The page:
16 Holy God, we believe that thou hast separated us from our brethren; and we do not believe in the tradition of our brethren, which was handed down to them by the childishness of their fathers; but we believe that thou hast us to be thy children; and also thou hast made it known unto us that shall be Christ.
17 But thou art the same yesterday, today, and forever; and thou hast us that we shall be saved, whilst all around us are elected to be cast by thy wrath down to hell; for the which holiness, O God, we thank thee; and we also thank thee that thou hast elected us, that we may not be led away after the foolish traditions of our brethren, which doth them down to a belief of Christ, which doth lead their hearts to wander far from thee, our God.
18 And again we thank thee, O God, that we are a chosen and a holy people. Amen.
Review of their doctrine
Alma 31:15–18 contain some interesting doctrine. Here is a short list.
- God is a spirit. Always has been and always will be.
- The Zoramites were separated from the Nephites because they are a chosen people.
- The religious traditions of the Nephites were “handed down to them by the childishness of their fathers.”
- As a chosen people, the Zoramites are holy.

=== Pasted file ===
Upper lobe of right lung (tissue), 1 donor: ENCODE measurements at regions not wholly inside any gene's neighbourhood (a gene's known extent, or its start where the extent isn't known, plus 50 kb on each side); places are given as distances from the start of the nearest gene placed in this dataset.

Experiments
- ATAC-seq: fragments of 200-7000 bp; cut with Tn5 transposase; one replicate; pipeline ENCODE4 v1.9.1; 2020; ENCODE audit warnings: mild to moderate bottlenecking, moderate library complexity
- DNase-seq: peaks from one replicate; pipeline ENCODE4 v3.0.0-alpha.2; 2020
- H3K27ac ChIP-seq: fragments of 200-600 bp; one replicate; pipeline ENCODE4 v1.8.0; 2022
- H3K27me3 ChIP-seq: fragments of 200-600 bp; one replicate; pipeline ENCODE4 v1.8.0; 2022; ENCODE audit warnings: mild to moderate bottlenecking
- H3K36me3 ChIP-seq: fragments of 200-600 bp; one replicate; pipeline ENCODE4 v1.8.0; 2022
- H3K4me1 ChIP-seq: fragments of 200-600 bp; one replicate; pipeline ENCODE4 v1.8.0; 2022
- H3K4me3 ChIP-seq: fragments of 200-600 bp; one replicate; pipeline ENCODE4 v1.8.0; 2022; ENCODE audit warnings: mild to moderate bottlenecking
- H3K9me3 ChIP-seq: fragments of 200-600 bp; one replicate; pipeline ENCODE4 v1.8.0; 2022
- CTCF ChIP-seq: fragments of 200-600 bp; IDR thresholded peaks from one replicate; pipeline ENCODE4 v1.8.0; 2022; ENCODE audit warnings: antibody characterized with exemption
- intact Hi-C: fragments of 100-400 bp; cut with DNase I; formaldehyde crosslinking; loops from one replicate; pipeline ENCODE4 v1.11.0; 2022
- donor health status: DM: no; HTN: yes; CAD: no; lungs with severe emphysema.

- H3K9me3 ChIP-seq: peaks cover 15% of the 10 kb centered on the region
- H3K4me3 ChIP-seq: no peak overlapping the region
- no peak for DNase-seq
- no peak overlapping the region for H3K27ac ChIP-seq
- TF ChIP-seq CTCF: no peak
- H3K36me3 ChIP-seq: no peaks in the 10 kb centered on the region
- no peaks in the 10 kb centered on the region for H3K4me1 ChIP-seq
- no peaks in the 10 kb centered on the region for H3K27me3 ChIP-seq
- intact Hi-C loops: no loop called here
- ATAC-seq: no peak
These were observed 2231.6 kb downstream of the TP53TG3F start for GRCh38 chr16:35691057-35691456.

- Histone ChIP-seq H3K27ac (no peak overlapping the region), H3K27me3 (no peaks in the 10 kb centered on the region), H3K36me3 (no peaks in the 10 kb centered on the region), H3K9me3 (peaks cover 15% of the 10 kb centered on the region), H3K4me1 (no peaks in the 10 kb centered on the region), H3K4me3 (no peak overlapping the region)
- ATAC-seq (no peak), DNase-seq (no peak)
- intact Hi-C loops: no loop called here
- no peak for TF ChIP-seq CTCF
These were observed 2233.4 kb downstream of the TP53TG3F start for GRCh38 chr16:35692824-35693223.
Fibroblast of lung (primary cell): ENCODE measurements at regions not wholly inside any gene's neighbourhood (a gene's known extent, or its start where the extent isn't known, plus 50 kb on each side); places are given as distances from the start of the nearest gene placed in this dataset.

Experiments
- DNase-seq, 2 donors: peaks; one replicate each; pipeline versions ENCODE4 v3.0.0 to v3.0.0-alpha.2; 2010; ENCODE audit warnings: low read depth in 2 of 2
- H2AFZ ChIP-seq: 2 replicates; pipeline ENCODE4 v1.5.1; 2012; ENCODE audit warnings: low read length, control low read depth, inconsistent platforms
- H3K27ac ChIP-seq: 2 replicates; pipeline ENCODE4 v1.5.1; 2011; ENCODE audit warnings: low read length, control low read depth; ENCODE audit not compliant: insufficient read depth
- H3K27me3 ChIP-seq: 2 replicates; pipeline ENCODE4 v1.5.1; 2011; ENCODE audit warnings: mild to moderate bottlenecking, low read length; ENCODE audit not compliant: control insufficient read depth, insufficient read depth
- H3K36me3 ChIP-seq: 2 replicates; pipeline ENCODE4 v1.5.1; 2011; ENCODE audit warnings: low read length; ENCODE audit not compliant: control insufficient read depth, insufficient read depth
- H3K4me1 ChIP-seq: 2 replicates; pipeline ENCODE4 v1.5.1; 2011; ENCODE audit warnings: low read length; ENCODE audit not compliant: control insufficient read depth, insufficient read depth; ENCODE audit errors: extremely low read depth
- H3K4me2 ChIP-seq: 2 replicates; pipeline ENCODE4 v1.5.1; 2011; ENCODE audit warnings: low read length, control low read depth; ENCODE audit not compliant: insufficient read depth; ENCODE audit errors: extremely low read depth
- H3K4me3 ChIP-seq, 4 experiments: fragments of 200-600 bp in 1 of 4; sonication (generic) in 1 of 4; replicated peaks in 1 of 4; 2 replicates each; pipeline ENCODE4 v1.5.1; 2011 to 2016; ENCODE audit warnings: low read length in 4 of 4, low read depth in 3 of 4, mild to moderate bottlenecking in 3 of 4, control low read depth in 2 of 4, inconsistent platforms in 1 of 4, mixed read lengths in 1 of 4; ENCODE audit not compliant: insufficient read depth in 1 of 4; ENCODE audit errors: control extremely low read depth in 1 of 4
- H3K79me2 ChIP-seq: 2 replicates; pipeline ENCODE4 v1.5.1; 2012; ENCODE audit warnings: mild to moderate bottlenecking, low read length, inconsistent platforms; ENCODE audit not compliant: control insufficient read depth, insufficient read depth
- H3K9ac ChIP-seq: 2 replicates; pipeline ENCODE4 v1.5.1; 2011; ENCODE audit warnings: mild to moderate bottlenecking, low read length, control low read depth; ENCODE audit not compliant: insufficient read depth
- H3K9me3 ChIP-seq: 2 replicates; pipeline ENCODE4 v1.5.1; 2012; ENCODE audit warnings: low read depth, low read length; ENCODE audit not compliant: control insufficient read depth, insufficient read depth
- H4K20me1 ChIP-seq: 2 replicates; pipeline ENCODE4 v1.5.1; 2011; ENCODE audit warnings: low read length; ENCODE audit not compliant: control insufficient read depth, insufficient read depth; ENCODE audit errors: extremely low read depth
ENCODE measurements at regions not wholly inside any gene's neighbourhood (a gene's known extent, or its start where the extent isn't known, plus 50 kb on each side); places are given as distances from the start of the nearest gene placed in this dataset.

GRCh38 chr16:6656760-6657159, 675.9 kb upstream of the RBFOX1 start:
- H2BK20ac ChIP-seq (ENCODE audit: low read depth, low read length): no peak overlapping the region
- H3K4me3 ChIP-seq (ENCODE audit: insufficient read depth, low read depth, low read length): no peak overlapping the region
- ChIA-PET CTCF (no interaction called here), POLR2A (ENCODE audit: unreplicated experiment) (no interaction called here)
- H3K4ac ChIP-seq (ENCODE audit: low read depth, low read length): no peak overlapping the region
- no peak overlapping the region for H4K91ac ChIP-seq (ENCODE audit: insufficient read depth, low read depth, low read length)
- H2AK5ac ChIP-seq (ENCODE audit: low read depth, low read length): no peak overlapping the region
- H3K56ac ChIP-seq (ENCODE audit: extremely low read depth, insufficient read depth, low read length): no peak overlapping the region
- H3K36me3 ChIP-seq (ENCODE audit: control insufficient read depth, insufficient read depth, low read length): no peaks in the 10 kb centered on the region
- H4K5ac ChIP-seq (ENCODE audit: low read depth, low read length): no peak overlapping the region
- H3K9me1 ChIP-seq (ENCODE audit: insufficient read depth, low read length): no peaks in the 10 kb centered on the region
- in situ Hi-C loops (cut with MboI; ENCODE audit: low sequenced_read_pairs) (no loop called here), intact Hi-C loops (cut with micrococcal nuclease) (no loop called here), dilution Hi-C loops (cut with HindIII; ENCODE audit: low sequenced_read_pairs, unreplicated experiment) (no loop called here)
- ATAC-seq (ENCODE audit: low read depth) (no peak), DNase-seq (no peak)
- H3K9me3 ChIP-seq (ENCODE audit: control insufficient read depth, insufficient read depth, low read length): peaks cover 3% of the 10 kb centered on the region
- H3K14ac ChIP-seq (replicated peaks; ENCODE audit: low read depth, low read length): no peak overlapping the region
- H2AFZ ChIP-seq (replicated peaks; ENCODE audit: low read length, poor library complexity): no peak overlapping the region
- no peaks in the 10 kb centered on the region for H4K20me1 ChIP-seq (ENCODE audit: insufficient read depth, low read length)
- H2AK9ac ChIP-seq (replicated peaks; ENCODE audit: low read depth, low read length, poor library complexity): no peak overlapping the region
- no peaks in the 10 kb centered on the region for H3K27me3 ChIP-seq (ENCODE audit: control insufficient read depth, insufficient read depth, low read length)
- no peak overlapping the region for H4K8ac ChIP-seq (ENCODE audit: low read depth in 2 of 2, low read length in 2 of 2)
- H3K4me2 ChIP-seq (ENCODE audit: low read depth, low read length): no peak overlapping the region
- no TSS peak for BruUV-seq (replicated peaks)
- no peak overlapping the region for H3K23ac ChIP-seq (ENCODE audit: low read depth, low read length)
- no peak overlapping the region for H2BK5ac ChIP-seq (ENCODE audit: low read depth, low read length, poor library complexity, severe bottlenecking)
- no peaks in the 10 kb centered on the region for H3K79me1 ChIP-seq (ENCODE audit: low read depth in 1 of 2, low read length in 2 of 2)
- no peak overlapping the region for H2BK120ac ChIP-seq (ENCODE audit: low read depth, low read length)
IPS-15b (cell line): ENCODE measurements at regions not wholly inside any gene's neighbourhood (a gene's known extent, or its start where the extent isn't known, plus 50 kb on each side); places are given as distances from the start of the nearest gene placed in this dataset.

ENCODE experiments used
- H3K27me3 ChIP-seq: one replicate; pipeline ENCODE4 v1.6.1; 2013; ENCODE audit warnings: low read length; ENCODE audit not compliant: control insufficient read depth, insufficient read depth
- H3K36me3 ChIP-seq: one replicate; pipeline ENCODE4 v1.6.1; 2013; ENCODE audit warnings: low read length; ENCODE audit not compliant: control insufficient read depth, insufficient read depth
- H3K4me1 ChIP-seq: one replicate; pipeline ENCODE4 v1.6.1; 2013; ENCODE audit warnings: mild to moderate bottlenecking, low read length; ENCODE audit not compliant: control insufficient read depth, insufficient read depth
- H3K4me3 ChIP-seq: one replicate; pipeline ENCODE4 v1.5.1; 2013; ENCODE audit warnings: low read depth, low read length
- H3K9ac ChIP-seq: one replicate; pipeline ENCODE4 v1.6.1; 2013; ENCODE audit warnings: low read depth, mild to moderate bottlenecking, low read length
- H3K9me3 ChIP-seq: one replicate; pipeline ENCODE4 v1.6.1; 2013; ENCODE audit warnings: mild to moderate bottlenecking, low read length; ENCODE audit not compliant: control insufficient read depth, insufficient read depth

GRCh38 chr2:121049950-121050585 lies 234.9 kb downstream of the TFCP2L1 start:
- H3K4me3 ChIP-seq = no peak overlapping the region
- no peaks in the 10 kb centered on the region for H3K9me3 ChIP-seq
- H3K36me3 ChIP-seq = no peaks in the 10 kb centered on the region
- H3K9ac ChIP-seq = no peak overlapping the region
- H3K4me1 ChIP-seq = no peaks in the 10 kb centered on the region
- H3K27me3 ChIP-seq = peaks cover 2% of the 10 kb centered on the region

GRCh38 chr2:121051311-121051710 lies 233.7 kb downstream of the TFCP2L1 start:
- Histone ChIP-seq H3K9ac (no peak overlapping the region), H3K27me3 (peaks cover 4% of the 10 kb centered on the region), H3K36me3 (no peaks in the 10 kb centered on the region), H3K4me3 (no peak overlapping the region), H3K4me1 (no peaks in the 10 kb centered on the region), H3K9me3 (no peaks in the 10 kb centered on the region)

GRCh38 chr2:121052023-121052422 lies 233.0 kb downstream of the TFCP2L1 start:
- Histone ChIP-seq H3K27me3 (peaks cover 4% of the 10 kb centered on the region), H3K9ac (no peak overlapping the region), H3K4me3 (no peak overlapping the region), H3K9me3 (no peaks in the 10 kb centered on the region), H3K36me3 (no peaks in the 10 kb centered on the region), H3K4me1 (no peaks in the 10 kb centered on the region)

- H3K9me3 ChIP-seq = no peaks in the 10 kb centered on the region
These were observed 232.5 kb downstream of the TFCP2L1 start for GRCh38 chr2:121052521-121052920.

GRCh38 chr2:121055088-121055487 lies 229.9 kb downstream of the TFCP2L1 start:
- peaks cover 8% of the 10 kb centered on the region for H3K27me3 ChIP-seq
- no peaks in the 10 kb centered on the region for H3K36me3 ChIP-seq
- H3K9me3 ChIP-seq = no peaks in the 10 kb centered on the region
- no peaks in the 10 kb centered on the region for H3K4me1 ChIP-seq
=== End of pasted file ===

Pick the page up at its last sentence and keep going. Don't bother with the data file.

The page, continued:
- There will never be a Christ.
- Only the Zoramites will be saved. Everyone else will go to hell.
- The Nephite belief in a Christ binds them down and causes their hearts to wander far from God.
- The Zoramites were grateful to be the chosen and only holy people before God.
Wow. That is quite the list of doctrinal points in just four verses.
What did Zoram teach his people to believe about themselves?
What the Zoramites taught, along with their practices, was wrong on so many levels. The Nephites had never experienced anything like it before. The Zoramites had been taught that prayer only had to happen once a week, but it had to be done in a prescribed manner. To not be allowed to pray in this manner put you in the same position as the Nephites – on the high road to hell. In Alma 32 when Alma teaches the poor class among the Zoramites about faith, we find that it was their own priests who threw them out of the synagogues. Why? Because their clothing wasn’t good enough to allow them to mingle among the wealthier worshipers.